Author Topic: which is easiest to build solo?  (Read 2196 times)

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Offline AspenHills

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which is easiest to build solo?
« on: December 20, 2016, 11:38:44 AM »
We are looking to build a small home (something between 14-20' wide).  Our budget doesn't allow for much, if any, of the labor to be hired out.  We also have two small kids which will prevent me from helping DH regularly with the build.

 So our dilemma is which plan will be easiest for a solo builder?  Does the building width have anything to do with ease of construction?  Are the 14' wide builder's cottage or 16' wide studio house easier to build than the 20' wide structures?   
Also, are there any differences in the foundation options for the 14',16', or 20' wide buildings? Are there limitations to the "simple to build post & pier foundation" as described in the little house plans?  Can that type of "hillbilly foundation" be used for the 20' wide house?

Offline hpinson

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Re: which is easiest to build solo?
« Reply #1 on: December 27, 2016, 06:42:26 AM »
Hi. No one seems to have answered so I will take a shot.

Multiples of 4 are to some extent easier to work with, in that there is less cutting. Smaller, with lower pitch on the roof, is certainly going to be more manageable if working alone. 

However, ease of building is only one factor. Which footprint really suits your needs best? 2 kids? Despite the interest in tiny homes, really-tiny may really not be the best choice for living.

Certain designs, like the Whole Enchilada plans available here, do give options for adding on later. If I remember, that is 14x20 with options for wing additions. John's 20x30 one story plan is very straightforward.

If you search here on pier foundations, you will probably see that the general thinking is that a poured footer with continuous poured, or block wall, or slab is preferred over post and pier.  Reason being that the building codes that you may live under may restrict due to local soil or weather conditions.  These conditions can be very real concerns and if you look around this forum you will find examples of failed pier foundations.  Because of the potential for failure, piers may not be prescriptive and you may be required by your building inspector to do engineering analysis.  Talk with your County or City building department about what they will want or will allow.  Also, the general thinking seems to be that  a solid foundation adds more long-term value in case of resale.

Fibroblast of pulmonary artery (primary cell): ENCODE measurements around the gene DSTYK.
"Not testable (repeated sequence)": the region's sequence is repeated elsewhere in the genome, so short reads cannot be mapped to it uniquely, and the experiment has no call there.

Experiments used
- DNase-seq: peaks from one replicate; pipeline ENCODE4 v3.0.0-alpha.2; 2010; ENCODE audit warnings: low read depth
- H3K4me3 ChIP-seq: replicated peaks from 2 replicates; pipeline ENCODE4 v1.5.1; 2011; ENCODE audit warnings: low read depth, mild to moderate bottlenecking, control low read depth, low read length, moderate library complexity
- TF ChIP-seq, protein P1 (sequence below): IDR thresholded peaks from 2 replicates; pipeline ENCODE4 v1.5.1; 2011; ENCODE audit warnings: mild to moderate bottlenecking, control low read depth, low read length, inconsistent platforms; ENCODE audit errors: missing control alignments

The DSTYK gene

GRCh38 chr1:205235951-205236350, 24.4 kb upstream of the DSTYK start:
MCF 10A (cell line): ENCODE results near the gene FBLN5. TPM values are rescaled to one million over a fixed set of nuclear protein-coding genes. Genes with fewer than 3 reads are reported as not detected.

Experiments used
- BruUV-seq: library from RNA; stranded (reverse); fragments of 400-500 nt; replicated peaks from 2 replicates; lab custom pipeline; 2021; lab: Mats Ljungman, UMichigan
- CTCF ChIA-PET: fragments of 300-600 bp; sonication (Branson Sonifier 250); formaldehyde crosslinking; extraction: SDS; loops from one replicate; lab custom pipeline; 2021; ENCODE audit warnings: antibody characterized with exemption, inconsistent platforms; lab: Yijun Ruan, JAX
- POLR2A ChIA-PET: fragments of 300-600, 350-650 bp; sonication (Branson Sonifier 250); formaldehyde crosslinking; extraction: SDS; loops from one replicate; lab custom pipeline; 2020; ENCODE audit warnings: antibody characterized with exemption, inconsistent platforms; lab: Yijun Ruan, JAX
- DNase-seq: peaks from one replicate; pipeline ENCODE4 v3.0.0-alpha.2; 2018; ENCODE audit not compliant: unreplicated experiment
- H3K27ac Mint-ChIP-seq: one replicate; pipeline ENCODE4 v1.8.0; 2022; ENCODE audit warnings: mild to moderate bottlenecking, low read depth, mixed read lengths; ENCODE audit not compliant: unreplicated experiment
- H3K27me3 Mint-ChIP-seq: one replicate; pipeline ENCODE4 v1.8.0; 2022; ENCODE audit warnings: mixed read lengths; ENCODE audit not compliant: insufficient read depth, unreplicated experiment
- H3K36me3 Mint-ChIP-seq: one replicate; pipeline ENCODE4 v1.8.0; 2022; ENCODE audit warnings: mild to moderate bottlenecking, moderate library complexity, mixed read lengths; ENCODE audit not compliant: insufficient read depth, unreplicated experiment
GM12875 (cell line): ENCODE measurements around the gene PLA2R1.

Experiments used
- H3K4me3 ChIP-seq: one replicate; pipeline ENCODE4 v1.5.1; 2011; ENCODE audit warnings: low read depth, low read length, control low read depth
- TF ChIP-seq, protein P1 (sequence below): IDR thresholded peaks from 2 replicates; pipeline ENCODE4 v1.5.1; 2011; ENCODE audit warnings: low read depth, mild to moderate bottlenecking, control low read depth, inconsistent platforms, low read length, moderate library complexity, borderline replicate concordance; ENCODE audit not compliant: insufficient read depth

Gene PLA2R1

That said, piers are certainly easier for a DIY especially on a smaller building. Many examples of that here in these forums, and John Rabbe's excellent plans (various footprints) give piers as an option.  There are also many examples here of how to reinforce piers to increase their lateral sheer strength. Typically this is done with some sort of X bridging between piers.

Width would determine pier configuration.  14' is certainly easiest with piers - using the plans here I think it is just two rows. I don't think you will find many here advocating a pier foundation for a 20'x30' footprint, though it certainly has been done.  14x20 or 16x24, yes - many have built with piers.  Again, the best examples seem to reinforce heavily with bracing.

I think you can find a lot of ideas and answers just by searching through the various builds documented in this forum.
« Last Edit: December 27, 2016, 07:07:36 AM by hpinson »


Offline hpinson

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Re: which is easiest to build solo?
« Reply #2 on: December 31, 2016, 10:41:23 AM »
For example, in the ajbremer build:



And great detail here:

http://countryplans.com/smf/index.php?topic=14300.150


 

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